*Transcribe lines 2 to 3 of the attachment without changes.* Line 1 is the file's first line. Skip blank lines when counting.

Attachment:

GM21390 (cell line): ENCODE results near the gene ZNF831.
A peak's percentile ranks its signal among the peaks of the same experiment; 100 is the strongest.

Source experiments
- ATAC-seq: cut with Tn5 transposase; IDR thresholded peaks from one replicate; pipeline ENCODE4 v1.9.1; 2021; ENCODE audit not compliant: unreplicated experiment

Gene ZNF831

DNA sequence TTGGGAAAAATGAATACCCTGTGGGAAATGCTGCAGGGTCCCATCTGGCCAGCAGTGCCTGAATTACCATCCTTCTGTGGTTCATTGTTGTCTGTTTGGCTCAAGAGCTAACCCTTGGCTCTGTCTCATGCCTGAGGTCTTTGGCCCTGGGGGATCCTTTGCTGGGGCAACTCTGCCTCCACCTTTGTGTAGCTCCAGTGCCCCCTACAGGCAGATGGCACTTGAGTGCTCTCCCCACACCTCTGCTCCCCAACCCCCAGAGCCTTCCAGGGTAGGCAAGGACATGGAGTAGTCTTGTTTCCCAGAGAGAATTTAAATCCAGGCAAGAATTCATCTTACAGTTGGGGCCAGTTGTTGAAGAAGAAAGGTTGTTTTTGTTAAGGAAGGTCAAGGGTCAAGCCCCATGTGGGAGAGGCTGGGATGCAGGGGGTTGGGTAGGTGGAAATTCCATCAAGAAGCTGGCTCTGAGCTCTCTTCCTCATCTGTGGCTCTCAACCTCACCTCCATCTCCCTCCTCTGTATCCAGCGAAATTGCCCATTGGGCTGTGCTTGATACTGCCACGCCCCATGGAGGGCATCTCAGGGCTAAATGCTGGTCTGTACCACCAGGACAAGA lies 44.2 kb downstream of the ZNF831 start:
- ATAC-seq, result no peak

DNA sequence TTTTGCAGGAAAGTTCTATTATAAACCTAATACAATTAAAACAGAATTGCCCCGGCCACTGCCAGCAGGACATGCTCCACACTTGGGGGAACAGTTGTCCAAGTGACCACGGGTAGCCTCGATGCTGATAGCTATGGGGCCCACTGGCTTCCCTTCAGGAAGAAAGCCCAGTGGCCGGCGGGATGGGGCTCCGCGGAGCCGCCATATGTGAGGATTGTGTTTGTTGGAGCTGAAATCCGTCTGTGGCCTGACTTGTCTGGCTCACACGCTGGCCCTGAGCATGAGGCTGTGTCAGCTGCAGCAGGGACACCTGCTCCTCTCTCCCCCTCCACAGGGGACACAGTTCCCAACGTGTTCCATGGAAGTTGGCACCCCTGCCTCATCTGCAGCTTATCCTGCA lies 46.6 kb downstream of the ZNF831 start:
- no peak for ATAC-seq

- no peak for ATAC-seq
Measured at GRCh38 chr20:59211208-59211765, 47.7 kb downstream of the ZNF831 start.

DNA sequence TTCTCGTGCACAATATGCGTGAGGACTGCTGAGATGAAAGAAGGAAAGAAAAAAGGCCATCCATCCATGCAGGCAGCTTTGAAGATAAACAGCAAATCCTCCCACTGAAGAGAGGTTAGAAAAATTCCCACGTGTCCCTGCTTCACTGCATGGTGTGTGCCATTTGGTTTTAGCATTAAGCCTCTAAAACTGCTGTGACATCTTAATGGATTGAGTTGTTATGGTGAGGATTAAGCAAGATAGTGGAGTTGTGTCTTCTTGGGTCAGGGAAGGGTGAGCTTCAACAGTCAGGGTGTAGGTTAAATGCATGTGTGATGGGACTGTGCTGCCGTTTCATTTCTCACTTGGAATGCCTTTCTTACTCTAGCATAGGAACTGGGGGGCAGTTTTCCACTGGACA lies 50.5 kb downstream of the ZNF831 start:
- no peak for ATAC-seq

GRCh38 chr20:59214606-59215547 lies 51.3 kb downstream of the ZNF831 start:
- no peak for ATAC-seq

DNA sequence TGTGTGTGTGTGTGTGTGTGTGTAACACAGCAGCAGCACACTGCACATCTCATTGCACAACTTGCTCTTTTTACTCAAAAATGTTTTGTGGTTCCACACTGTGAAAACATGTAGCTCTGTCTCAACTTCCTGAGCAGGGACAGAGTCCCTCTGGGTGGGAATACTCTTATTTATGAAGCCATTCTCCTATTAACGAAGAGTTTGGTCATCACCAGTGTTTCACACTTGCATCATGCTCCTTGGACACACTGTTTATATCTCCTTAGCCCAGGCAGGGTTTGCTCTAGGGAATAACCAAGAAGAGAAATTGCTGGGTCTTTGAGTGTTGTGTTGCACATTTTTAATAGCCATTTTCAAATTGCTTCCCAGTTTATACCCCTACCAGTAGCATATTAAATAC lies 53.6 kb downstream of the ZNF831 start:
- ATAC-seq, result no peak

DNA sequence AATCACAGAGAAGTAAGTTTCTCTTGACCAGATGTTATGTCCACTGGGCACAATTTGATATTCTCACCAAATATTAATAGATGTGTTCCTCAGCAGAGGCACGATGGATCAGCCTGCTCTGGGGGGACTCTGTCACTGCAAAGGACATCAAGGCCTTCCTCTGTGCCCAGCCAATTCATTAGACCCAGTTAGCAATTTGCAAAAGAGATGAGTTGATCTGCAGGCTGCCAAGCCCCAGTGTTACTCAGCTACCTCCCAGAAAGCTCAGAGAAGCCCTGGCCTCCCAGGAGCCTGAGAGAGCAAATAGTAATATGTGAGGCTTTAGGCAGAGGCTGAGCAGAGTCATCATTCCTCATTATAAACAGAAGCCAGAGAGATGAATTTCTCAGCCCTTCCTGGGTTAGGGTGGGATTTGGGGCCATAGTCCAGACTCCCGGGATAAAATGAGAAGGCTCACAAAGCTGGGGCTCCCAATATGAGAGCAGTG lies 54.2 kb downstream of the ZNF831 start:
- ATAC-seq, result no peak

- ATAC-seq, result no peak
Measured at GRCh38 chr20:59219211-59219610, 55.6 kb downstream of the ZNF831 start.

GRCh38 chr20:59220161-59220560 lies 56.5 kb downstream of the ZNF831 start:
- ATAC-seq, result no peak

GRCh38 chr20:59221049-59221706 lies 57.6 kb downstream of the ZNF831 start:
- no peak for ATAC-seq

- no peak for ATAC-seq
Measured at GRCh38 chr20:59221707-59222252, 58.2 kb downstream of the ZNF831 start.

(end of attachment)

A peak's percentile ranks its signal among the peaks of the same experiment; 100 is the strongest.

Source experiments